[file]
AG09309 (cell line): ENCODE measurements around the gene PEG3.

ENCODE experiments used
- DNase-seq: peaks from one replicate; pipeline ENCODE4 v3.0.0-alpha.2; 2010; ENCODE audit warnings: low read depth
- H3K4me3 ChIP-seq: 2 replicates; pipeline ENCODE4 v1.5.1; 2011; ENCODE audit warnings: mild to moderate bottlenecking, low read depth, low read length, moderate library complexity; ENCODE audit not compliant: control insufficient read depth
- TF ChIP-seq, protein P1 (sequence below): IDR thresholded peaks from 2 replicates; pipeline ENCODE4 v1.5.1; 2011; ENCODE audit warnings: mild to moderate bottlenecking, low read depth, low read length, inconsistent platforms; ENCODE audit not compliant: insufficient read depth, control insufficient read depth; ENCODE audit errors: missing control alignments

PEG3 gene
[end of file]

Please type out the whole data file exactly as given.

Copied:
AG09309 (cell line): ENCODE measurements around the gene PEG3.

ENCODE experiments used
- DNase-seq: peaks from one replicate; pipeline ENCODE4 v3.0.0-alpha.2; 2010; ENCODE audit warnings: low read depth
- H3K4me3 ChIP-seq: 2 replicates; pipeline ENCODE4 v1.5.1; 2011; ENCODE audit warnings: mild to moderate bottlenecking, low read depth, low read length, moderate library complexity; ENCODE audit not compliant: control insufficient read depth
- TF ChIP-seq, protein P1 (sequence below): IDR thresholded peaks from 2 replicates; pipeline ENCODE4 v1.5.1; 2011; ENCODE audit warnings: mild to moderate bottlenecking, low read depth, low read length, inconsistent platforms; ENCODE audit not compliant: insufficient read depth, control insufficient read depth; ENCODE audit errors: missing control alignments

PEG3 gene